There was excitement and anticipation in the air as Valeria’s children prepared to begin a new school year on March 3rd. Months of saving every dollar, and combining it with the government’s small education subsidy was finally enough so Valeria could purchase new school clothes, shoes and backpacks full of school supplies. However, the excitement was short-lived. The three school-age children, Elmer 9, Abraham 8 and Belkin 7, were only two weeks into this school year when the Covid-19 quarantine closed their school and sent the children into confinement at home. The only one who was happy about the situation was their little eighteen-month old brother Yejon; he had regained his playmates!
Home is a large but modest structure made of tin. Though there’s no electricity or running water in the house, they have a propane two-burner stove in their kitchen. This stove gets a real workout because the most remarkable thing about this house is the number of occupants. Twelve! Valeria and her four children have welcomed into their home their grandmother, Valeria’s three sisters and three of a sister’s children.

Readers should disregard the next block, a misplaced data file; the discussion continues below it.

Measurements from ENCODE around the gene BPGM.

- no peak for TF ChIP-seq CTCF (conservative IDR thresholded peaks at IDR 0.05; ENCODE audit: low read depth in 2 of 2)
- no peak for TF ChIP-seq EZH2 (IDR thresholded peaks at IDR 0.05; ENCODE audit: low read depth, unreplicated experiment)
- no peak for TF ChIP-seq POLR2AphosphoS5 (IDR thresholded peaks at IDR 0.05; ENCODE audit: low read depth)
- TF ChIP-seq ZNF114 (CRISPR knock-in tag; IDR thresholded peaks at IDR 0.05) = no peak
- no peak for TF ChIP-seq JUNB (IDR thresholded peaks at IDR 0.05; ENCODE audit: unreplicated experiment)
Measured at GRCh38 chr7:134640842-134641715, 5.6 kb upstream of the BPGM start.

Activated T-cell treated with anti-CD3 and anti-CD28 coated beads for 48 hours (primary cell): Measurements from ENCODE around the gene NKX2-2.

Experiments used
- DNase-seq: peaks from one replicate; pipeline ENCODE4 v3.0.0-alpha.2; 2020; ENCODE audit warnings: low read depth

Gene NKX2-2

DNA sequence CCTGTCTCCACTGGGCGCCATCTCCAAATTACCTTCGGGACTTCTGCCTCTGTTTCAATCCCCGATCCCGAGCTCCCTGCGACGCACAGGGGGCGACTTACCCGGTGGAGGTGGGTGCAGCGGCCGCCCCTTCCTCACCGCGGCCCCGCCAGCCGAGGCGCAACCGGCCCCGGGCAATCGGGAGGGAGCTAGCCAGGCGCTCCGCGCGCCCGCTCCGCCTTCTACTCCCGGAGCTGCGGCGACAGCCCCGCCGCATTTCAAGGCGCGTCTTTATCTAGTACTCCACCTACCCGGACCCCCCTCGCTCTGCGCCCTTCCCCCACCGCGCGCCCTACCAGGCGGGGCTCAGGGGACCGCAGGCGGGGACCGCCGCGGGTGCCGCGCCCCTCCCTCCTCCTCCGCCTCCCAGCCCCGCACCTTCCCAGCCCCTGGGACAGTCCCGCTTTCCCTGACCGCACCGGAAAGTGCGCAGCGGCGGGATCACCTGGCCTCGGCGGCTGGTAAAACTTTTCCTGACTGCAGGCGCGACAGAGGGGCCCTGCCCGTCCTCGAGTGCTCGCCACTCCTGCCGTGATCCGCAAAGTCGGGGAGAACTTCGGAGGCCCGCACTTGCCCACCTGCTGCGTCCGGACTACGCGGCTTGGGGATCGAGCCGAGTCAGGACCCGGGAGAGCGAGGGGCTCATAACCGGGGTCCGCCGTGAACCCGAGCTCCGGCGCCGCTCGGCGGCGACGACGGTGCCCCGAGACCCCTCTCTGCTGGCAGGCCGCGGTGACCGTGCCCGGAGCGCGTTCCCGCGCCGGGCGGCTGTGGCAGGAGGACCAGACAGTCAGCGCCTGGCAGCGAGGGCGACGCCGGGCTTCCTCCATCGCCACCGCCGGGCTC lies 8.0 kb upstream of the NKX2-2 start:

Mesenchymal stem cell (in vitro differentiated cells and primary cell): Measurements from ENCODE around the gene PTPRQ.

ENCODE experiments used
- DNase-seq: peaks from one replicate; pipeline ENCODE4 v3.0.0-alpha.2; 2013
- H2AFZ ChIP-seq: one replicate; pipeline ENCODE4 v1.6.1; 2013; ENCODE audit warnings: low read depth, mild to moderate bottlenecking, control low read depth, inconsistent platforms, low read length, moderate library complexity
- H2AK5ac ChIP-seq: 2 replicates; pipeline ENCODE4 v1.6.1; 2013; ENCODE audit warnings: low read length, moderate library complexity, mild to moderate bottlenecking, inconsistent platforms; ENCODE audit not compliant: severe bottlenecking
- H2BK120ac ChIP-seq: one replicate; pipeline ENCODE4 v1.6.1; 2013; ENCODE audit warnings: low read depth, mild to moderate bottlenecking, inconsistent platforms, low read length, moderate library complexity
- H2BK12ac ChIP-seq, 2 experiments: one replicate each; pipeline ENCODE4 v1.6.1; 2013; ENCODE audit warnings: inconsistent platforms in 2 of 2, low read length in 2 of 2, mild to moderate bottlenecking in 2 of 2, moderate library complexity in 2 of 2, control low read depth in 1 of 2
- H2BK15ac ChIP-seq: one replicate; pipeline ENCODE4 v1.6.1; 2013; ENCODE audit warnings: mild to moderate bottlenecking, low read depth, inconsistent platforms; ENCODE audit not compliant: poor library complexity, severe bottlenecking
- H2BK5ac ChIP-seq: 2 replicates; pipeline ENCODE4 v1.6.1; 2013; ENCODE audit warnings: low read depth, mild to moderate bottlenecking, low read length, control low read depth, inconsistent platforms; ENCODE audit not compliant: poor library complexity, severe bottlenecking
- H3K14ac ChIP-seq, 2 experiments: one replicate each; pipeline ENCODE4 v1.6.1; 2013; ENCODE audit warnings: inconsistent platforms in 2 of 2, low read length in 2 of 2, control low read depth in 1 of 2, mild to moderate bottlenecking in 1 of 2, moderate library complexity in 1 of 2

The activity and busyness of this extended family has been a welcome distraction from Valeria’s sadness and financial situation. Sixteen months ago Valeria’s husband and the children’s father died from drowning, a tragic accident that plunged this little family into even greater poverty. Yejon was only three months old, and besides raising children, cooking and washing clothes, Valeria’s only other skills were sewing and crocheting. Now she, her mother and three sisters sew native dresses and crochet small bags to provide a small income for them all. Even so, the appearance of the Buenos Vecinos volunteers bringing food to supplement this family’s meager pantry each month is a very welcome sight.